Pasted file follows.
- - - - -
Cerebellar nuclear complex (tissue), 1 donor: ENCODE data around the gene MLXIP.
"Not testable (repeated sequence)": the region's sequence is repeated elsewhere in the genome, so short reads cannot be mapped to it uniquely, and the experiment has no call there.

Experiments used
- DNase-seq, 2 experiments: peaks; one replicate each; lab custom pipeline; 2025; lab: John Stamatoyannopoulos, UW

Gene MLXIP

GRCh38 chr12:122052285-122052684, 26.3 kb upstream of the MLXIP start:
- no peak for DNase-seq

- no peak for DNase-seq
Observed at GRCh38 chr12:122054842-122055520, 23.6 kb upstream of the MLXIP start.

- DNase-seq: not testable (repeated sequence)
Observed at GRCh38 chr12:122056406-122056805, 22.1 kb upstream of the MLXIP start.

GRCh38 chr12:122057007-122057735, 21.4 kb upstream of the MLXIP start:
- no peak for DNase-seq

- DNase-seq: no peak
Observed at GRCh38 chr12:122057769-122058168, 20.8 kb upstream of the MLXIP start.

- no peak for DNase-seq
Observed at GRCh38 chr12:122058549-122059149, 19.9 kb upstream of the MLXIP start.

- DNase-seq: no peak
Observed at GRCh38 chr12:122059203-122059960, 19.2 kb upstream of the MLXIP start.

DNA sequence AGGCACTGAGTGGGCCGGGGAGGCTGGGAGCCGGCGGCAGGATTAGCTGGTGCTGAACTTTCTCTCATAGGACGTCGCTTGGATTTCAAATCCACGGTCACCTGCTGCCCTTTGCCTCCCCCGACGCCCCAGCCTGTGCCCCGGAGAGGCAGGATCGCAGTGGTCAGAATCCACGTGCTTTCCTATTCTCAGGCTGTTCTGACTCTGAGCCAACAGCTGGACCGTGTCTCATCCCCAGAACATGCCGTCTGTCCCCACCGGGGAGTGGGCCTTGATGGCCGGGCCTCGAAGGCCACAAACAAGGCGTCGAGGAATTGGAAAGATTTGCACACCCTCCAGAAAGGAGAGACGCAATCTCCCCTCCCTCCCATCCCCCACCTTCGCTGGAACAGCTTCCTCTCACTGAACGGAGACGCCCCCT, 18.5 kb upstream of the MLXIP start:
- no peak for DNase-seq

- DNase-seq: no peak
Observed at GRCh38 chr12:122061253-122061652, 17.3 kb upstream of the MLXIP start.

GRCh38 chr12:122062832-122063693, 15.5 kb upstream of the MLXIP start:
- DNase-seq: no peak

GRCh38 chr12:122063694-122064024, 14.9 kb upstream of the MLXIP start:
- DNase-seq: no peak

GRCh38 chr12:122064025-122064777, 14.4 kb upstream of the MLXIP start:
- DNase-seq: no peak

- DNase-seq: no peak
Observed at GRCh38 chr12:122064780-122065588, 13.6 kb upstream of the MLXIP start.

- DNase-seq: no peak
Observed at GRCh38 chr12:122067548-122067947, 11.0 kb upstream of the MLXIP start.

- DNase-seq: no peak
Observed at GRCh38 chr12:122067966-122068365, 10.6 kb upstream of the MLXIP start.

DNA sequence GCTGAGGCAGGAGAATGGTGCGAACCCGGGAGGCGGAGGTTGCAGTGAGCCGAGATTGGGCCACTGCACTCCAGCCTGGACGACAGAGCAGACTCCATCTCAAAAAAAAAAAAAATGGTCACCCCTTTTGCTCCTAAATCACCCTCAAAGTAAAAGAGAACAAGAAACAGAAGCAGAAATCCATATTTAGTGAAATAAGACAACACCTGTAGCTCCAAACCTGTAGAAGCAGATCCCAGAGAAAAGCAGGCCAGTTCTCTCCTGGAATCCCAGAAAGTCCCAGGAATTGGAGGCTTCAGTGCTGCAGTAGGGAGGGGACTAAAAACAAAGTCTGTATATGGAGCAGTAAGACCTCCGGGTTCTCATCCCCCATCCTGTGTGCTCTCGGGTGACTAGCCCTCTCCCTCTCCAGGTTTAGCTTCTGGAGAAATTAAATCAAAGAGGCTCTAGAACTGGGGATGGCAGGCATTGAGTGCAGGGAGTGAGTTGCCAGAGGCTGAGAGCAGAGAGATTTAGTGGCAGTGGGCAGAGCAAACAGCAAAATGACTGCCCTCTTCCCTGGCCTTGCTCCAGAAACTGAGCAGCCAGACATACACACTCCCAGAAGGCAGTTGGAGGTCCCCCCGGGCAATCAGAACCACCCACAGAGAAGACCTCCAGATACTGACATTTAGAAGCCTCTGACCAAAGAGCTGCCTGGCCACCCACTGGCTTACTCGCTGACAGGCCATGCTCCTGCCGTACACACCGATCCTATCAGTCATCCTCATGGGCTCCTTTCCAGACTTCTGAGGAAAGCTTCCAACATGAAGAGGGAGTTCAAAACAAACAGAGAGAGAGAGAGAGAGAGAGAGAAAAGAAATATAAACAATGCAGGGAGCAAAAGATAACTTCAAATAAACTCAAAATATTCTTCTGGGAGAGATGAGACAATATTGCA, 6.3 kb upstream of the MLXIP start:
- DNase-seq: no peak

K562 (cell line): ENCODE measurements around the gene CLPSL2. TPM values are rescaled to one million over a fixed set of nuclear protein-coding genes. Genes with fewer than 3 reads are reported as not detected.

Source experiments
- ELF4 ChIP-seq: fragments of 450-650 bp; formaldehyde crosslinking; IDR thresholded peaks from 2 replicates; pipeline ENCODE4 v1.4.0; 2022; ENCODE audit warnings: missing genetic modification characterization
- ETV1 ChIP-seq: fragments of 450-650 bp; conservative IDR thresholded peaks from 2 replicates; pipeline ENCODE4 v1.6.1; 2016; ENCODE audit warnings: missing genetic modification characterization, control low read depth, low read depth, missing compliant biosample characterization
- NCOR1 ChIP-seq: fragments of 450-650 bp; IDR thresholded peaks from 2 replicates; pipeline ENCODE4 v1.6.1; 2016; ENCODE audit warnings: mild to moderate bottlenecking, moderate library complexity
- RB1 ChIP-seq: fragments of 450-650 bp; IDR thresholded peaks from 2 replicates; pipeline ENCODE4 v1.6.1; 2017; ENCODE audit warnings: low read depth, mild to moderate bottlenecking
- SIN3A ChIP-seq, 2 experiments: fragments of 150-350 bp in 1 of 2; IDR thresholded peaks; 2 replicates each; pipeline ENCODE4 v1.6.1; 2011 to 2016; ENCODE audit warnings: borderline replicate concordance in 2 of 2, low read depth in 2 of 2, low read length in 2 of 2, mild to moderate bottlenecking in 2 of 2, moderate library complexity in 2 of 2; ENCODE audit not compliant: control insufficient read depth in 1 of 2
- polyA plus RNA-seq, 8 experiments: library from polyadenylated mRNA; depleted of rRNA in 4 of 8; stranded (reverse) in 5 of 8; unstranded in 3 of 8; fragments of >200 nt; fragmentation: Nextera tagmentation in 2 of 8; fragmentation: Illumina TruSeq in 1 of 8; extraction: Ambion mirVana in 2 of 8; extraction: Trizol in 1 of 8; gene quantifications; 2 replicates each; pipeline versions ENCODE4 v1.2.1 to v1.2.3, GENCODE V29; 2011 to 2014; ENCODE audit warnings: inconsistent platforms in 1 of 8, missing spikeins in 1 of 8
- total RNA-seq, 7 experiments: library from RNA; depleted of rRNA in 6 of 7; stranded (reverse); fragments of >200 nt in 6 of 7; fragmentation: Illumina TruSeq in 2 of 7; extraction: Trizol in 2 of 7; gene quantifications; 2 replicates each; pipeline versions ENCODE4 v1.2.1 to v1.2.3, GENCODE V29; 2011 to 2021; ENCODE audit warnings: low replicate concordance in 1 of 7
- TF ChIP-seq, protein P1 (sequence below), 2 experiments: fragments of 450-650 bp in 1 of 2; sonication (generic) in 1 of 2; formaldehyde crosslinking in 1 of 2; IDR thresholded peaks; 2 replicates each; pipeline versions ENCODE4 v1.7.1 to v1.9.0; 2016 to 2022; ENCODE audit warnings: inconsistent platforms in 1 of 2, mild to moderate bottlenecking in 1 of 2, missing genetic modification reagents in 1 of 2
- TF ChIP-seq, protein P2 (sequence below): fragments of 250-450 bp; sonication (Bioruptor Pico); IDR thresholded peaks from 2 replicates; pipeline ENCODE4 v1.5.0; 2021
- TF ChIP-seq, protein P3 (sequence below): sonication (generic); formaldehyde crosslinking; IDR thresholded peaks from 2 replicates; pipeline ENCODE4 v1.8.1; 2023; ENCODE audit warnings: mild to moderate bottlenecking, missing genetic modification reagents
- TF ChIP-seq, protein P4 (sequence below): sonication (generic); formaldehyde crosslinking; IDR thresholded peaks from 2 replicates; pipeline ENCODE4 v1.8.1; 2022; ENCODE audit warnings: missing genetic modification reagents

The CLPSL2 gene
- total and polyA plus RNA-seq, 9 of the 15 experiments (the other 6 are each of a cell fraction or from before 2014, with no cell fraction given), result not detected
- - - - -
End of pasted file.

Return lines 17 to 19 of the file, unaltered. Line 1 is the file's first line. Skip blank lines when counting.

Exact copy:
Observed at GRCh38 chr12:122058549-122059149, 19.9 kb upstream of the MLXIP start.

- DNase-seq: no peak
Observed at GRCh38 chr12:122059203-122059960, 19.2 kb upstream of the MLXIP start.